Date: Wed, 24 Aug 1994 09:21:32 -0700 From: Richard B. Webb <rbw1271 at appenine.ca.boeing.com> Subject: Yakimania '94, the story concludes The debauchery At the end of a busy touring day, the masses gathered back at Hop Union only to find that the kegs had been moved, and it was time to go find them. Maps were distributed, and the great convoy was on, about 20 minutes out of town to the site of Eric's house. His non-fenced back yard (kid jail) was an orchard of apples (mostly golden and red delicious (I owe ya Don...) and a few winesap) as well as pears, which harvest was just finishing up as I arrived. The early birds got the good sites (close to the party, but away from the porta potties), set up tents, and proceeded to party. And what a party it was! Somebody had stopped by Levenworth on the way down, and collected 2 kegs of the best stuff. Whistling Pig wheat was very popular, but it was a heavily hopped brown ale type that got finished off first. Named Dante's Inferno, it was dedicated to the many firefighters from around the country which helped control the raging forest fire that threatened the Bavarian rip-off tourist town for most of the summer. There were maybe 15 kegs of various sizes that were tasted and perhaps finished that night, as well as many fine examples of bottled potions. After all, in a party of your peers, with representatives of brew clubs from two countries, would you bring your bad stuff? I crashed about 1 am. I got up at 7:30 (officially. We won't talk about that one unofficial foray at mid-morning...) Interestingly enough, while there was plenty of beer and barbecue food the night before, nobody had planned for breakfast. Besides, it was a long drive home for me, so I left about 9:30. Peter, of the R.C.M.P. did open his van up wide, and gave the whole camp a rousing tape of bag pipe music. Kinda gets the blood flowing... The drive back took us through fruit stand country. I embarrassed myself by getting a box of peaches (softball sized, 26 lbs, 7.50$), a gallon of mint flower honey, dried apricots, dried cranberries (craisins, get it?), some cherry juice, and other stuff that I'll probably ruin by attempting to ferment them. Oh yeah, I picked up a bag of ground pears from the orchard (thanks Eric! I owe ya!). Many thanks to the members of Y.E.A.S.T. for putting this not so little shindig together. It was a lot of work, but from the standpoint of the people that the party was thrown together for, it was a blast. I may not be on all the tours next year, but I do plan on being there for the party. Much fun, many friends, and a good time was had by all. Or by most. A footnote to this saga. Last year, the Yakimania party was held the night before the judging of beer for entries in the Puyallup fair, said fair serving for most of Western Washington. A certain judge at that event had to leave Yakima to get to Puyallup (180 miles away on the other side of the mountains) by 10:00 the next morning in order to get to the judging on time. Last year, this person hopped on his motorcycle and had a nice, leisurely ride across the mountains, arriving in plenty of time to judge for the fair. This year, this person, who for obvious reasons will remain nameless, but can be referred to by Mr. X., was entertaining revelers at the Yakimania party with this tale of modern hardship and joy. In fact, said judge was expected for judging duties in the Tri-Cities (only 80 miles away from the festivities) the very next day. Mr. X. got very hammered that night. He got up at 5:00 and decided that since he was already up, he might as well make the trip to the judging. Unfortunately, he headed for the wrong judging. It wasn't until 3.5 hours and many miles later, when Mr. X was on the outskirts of Puyallup, that he realized that he was in fact in the wrong part of the world. And still in no condition to do any sort of beer judging. He will be reminded of this sorry episode many times in the years to come. Hope that you enjoyed this... humbly submitten, Rich Webb Return to table of contents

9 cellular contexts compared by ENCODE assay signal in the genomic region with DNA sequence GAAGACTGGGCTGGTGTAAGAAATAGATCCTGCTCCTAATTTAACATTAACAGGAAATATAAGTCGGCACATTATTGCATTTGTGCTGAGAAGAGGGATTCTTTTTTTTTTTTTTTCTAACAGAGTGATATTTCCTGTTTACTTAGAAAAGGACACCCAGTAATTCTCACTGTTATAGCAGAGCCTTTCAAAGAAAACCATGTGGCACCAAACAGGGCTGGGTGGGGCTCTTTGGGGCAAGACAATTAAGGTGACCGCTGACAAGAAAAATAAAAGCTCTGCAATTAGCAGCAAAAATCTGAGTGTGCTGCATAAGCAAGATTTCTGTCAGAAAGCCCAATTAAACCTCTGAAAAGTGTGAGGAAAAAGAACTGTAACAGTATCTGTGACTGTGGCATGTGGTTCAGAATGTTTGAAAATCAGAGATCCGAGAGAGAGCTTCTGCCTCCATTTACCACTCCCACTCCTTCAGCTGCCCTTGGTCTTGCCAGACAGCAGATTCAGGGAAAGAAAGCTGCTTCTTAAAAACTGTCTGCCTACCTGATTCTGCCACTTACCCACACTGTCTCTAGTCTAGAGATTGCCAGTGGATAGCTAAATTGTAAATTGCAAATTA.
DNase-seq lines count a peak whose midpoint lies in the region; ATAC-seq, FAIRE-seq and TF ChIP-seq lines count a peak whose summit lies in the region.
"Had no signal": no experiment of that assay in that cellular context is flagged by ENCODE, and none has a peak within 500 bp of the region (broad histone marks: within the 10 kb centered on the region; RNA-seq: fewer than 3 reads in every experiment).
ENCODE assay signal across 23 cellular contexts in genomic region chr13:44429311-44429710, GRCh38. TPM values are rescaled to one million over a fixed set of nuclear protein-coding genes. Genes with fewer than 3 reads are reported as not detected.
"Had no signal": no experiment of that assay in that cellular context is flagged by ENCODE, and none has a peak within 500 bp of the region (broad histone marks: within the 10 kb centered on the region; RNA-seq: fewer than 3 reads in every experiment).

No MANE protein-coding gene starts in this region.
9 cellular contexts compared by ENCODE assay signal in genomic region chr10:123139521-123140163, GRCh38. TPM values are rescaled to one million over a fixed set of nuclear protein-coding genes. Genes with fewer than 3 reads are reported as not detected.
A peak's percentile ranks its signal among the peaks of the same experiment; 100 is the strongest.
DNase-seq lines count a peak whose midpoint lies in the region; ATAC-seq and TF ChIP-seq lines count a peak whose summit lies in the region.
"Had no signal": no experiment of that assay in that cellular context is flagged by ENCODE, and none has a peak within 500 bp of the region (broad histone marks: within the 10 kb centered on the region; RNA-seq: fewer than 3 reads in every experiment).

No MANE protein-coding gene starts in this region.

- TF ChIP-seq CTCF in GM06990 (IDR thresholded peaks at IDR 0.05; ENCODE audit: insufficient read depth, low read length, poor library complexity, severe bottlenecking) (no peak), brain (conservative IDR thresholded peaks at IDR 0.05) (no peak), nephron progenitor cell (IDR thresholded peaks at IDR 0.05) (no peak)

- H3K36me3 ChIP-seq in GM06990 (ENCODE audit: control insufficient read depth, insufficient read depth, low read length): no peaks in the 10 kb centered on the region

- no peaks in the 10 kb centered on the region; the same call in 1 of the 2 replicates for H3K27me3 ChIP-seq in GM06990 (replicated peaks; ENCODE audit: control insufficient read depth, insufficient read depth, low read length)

Date: Wed, 24 Aug 1994 09:47:31 -0700 (PDT) From: uswnvg!vfrankl at uunet.uu.net (Victor Franklin) Subject: Kegging question/ not in faq Hi all! I have recently taken the plunge into kegging and I LOVE IT!! however, I do have a question that I havn't been able to find the answer to in the kegging faq. question(s): Is there a difference in the end flavor of the beer if I force carbonate vs. "natural" with dme or corn sugar? How exactly would one force carbonate the beer? psi? How much time would it take? I have read that shaking the keg to get the co2 to disolve into solution is bad and will flavor the beer. is this true? Thank-you for your help! Mr. Impatient Victor Franklin vfrankl at uswnvg.com Return to table of contents